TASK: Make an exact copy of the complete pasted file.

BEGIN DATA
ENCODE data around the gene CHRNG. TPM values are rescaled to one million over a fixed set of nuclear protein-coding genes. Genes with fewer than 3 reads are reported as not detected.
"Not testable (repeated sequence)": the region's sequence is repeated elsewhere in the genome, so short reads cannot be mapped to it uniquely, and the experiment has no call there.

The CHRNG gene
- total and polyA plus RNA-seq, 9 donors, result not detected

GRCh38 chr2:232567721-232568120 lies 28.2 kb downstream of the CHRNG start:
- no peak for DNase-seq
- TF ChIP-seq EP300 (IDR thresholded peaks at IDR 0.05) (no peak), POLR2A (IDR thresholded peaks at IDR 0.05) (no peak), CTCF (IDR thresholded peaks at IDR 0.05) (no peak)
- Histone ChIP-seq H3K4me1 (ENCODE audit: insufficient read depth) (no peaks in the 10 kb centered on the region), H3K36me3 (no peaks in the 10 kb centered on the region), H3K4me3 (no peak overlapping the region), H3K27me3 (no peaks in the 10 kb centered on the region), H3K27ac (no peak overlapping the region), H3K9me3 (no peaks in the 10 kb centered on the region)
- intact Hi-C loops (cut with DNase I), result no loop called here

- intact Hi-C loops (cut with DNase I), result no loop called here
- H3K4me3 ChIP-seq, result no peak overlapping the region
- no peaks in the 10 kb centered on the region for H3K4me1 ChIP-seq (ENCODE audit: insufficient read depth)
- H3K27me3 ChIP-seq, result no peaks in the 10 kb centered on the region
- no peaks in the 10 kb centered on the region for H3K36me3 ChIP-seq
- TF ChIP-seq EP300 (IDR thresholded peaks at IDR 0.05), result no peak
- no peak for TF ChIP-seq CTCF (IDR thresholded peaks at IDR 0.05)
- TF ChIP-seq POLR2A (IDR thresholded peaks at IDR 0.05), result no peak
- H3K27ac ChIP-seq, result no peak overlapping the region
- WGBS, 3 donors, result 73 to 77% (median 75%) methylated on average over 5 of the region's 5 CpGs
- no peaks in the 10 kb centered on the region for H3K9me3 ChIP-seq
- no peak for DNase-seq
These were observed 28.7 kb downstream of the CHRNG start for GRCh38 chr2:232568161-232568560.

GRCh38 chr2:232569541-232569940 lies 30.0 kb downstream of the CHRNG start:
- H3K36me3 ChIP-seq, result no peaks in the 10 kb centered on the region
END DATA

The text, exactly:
ENCODE data around the gene CHRNG. TPM values are rescaled to one million over a fixed set of nuclear protein-coding genes. Genes with fewer than 3 reads are reported as not detected.
"Not testable (repeated sequence)": the region's sequence is repeated elsewhere in the genome, so short reads cannot be mapped to it uniquely, and the experiment has no call there.

The CHRNG gene
- total and polyA plus RNA-seq, 9 donors, result not detected

GRCh38 chr2:232567721-232568120 lies 28.2 kb downstream of the CHRNG start:
- no peak for DNase-seq
- TF ChIP-seq EP300 (IDR thresholded peaks at IDR 0.05) (no peak), POLR2A (IDR thresholded peaks at IDR 0.05) (no peak), CTCF (IDR thresholded peaks at IDR 0.05) (no peak)
- Histone ChIP-seq H3K4me1 (ENCODE audit: insufficient read depth) (no peaks in the 10 kb centered on the region), H3K36me3 (no peaks in the 10 kb centered on the region), H3K4me3 (no peak overlapping the region), H3K27me3 (no peaks in the 10 kb centered on the region), H3K27ac (no peak overlapping the region), H3K9me3 (no peaks in the 10 kb centered on the region)
- intact Hi-C loops (cut with DNase I), result no loop called here

- intact Hi-C loops (cut with DNase I), result no loop called here
- H3K4me3 ChIP-seq, result no peak overlapping the region
- no peaks in the 10 kb centered on the region for H3K4me1 ChIP-seq (ENCODE audit: insufficient read depth)
- H3K27me3 ChIP-seq, result no peaks in the 10 kb centered on the region
- no peaks in the 10 kb centered on the region for H3K36me3 ChIP-seq
- TF ChIP-seq EP300 (IDR thresholded peaks at IDR 0.05), result no peak
- no peak for TF ChIP-seq CTCF (IDR thresholded peaks at IDR 0.05)
- TF ChIP-seq POLR2A (IDR thresholded peaks at IDR 0.05), result no peak
- H3K27ac ChIP-seq, result no peak overlapping the region
- WGBS, 3 donors, result 73 to 77% (median 75%) methylated on average over 5 of the region's 5 CpGs
- no peaks in the 10 kb centered on the region for H3K9me3 ChIP-seq
- no peak for DNase-seq
These were observed 28.7 kb downstream of the CHRNG start for GRCh38 chr2:232568161-232568560.

GRCh38 chr2:232569541-232569940 lies 30.0 kb downstream of the CHRNG start:
- H3K36me3 ChIP-seq, result no peaks in the 10 kb centered on the region